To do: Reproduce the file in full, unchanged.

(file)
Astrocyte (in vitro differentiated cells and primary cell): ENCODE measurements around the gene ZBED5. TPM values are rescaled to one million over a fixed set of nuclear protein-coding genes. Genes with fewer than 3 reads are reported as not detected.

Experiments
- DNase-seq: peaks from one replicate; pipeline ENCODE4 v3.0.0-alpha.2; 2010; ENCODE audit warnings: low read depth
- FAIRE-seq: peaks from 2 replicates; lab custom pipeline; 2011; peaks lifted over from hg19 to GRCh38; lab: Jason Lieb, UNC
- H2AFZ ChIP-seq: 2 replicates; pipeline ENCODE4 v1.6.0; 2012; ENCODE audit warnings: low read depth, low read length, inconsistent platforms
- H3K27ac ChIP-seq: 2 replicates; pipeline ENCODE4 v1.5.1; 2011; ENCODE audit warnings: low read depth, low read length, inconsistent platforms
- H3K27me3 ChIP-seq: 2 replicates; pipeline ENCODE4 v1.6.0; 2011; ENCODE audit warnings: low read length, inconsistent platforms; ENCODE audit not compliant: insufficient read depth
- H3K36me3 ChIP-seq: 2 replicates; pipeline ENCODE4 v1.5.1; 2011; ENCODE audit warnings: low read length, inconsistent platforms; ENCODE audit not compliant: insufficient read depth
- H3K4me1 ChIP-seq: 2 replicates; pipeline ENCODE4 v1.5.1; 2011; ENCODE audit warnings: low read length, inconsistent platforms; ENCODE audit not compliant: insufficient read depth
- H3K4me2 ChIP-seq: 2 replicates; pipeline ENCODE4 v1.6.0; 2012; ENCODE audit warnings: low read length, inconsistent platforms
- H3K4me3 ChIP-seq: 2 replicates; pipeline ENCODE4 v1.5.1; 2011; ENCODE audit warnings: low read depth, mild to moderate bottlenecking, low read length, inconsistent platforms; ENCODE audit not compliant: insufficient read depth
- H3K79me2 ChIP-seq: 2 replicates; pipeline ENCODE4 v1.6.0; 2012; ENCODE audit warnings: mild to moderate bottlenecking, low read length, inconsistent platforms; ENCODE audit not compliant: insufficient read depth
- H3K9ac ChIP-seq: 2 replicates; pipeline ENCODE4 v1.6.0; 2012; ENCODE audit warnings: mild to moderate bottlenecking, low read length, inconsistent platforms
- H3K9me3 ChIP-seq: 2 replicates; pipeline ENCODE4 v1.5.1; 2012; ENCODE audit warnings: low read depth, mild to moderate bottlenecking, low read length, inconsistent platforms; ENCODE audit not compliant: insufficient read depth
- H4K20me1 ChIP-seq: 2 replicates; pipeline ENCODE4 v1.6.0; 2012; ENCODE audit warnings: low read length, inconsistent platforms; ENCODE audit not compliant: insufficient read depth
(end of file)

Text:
Astrocyte (in vitro differentiated cells and primary cell): ENCODE measurements around the gene ZBED5. TPM values are rescaled to one million over a fixed set of nuclear protein-coding genes. Genes with fewer than 3 reads are reported as not detected.

Experiments
- DNase-seq: peaks from one replicate; pipeline ENCODE4 v3.0.0-alpha.2; 2010; ENCODE audit warnings: low read depth
- FAIRE-seq: peaks from 2 replicates; lab custom pipeline; 2011; peaks lifted over from hg19 to GRCh38; lab: Jason Lieb, UNC
- H2AFZ ChIP-seq: 2 replicates; pipeline ENCODE4 v1.6.0; 2012; ENCODE audit warnings: low read depth, low read length, inconsistent platforms
- H3K27ac ChIP-seq: 2 replicates; pipeline ENCODE4 v1.5.1; 2011; ENCODE audit warnings: low read depth, low read length, inconsistent platforms
- H3K27me3 ChIP-seq: 2 replicates; pipeline ENCODE4 v1.6.0; 2011; ENCODE audit warnings: low read length, inconsistent platforms; ENCODE audit not compliant: insufficient read depth
- H3K36me3 ChIP-seq: 2 replicates; pipeline ENCODE4 v1.5.1; 2011; ENCODE audit warnings: low read length, inconsistent platforms; ENCODE audit not compliant: insufficient read depth
- H3K4me1 ChIP-seq: 2 replicates; pipeline ENCODE4 v1.5.1; 2011; ENCODE audit warnings: low read length, inconsistent platforms; ENCODE audit not compliant: insufficient read depth
- H3K4me2 ChIP-seq: 2 replicates; pipeline ENCODE4 v1.6.0; 2012; ENCODE audit warnings: low read length, inconsistent platforms
- H3K4me3 ChIP-seq: 2 replicates; pipeline ENCODE4 v1.5.1; 2011; ENCODE audit warnings: low read depth, mild to moderate bottlenecking, low read length, inconsistent platforms; ENCODE audit not compliant: insufficient read depth
- H3K79me2 ChIP-seq: 2 replicates; pipeline ENCODE4 v1.6.0; 2012; ENCODE audit warnings: mild to moderate bottlenecking, low read length, inconsistent platforms; ENCODE audit not compliant: insufficient read depth
- H3K9ac ChIP-seq: 2 replicates; pipeline ENCODE4 v1.6.0; 2012; ENCODE audit warnings: mild to moderate bottlenecking, low read length, inconsistent platforms
- H3K9me3 ChIP-seq: 2 replicates; pipeline ENCODE4 v1.5.1; 2012; ENCODE audit warnings: low read depth, mild to moderate bottlenecking, low read length, inconsistent platforms; ENCODE audit not compliant: insufficient read depth
- H4K20me1 ChIP-seq: 2 replicates; pipeline ENCODE4 v1.6.0; 2012; ENCODE audit warnings: low read length, inconsistent platforms; ENCODE audit not compliant: insufficient read depth